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BLACK HOLES & SUPERNOVA

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William Lasisi

on 6 February 2015

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Transcript of BLACK HOLES & SUPERNOVA

References
Black holes:
Chemicals/Process of formation:
-The chemicals in a supernova is also the same as the star since it is the exploding reminisces of the star
- A supernova happens where there is a change in the core, or center, of a star. A change can occur in two different ways, with both resulting in a supernova.
The first type of supernova happens in binary star systems. Binary stars are two stars that orbit the same point. One of the stars, a carbon-oxygen white dwarf, steals matter from its companion star. Eventually, the white dwarf accumulates too much matter. Having too much matter causes the star to explode, resulting in a supernova.
The second type of supernova occurs at the end of a single star’s lifetime. As the star runs out of nuclear fuel, some of its mass flows into its core. Eventually, the core is so heavy that it cannot withstand its own gravitational force. The core collapses, which results in the giant explosion of a supernova. The sun is a single star, but it does not have enough mass to become a supernova.
Gravitational field & Life span:
-A supernova does not have a gravitational field but actual a gravitational shield that surrounds the explosion.
-a supernova only last 10 seconds since it is just an explosion.
Temp/color:
-Temperature of a supernova about 100 billion kelvin, 6000 times the temperature of the sun's core.
-A supernova will start of as brilliant bright white, as it cools different parts of it will show in different colors of the spectrum depending on the amount and type of matter.

Temp/color:
-Black holes are about Absolute Zero of - 273.15 Celsius
-It is not counter-intuitive. Black holes technically have no color, since we need visible light for us to perceive color, and black holes absorb all light. When we look at a black hole from where we are, we see a distortion of the space behind it and an empty black 'hole' in the center, which is what gives rise to its name.

Chemicals & Process of formation:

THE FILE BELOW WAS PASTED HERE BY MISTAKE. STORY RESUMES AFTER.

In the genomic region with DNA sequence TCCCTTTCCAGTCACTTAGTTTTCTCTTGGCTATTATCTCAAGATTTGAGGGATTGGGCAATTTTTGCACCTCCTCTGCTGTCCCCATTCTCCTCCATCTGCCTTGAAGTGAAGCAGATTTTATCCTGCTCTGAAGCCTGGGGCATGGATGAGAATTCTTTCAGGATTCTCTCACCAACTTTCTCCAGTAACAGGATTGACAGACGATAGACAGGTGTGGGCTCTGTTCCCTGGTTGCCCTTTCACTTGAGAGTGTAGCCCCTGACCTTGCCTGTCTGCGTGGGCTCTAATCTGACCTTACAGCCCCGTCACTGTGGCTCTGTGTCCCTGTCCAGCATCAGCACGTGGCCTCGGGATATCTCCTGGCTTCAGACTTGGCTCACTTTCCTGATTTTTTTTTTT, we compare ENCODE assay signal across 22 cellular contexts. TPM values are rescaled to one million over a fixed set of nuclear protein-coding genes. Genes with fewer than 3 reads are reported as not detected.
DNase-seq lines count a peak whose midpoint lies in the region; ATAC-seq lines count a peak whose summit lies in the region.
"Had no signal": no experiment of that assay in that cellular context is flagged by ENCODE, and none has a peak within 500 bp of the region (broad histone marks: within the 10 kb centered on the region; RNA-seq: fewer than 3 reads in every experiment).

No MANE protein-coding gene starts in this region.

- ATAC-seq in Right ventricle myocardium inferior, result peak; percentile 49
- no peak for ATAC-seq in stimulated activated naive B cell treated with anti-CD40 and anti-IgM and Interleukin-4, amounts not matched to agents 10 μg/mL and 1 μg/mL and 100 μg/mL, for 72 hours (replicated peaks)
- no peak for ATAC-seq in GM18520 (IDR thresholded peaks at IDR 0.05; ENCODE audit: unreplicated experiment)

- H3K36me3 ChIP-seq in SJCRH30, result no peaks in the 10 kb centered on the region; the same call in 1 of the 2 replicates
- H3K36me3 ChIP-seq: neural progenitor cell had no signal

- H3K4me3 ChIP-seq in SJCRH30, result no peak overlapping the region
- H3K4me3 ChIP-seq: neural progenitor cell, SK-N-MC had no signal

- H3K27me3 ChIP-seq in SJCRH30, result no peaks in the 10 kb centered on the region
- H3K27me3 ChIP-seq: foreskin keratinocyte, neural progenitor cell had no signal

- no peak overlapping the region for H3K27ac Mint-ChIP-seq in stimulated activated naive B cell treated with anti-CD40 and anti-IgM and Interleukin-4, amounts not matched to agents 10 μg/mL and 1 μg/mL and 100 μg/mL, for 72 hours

-Most black holes form from the remnants of a large star that dies in a supernova explosion. (Smaller stars become dense neutron stars, which are not massive enough to trap light.) If the total mass of the star is large enough (about three times the mass of the Sun), it can be proven theoretically that no force can keep the star from collapsing under the influence of gravity. However, as the star collapses, a strange thing occurs. As the surface of the star nears an imaginary surface called the "event horizon," time on the star slows relative to the time kept by observers far away. When the surface reaches the event horizon, time stands still, and the star can collapse no more - it is a frozen collapsing object.
-The chemical makeup of a Black hole is the same as a high mass star, since it also formed from a high mass star.
Gravitational field & Life span:
-Black holes have such a strong gravitational field that is why light cannot escape it, that is why they suck up everything around it.
-About a black hole of average size it would take roughly 1.2x10^67 earth years to die out which is 12,000,000,000,000,000,000,000,000,000,000,000,000,000,000,000,000,000,000,000,000,000,000 years


More Pictures
BLACK HOLES
&
SUPERNOVAS

WILLIAM LASISI
Ms. Wilkerson 6th
"Black Holes - NASA Science." Black Holes - NASA Science. Web. 6 Feb. 2015
http://www.nasa.gov/audience/forstudents/5-8/what-is-a-supernova.html#.VNUrDfl4pcQ
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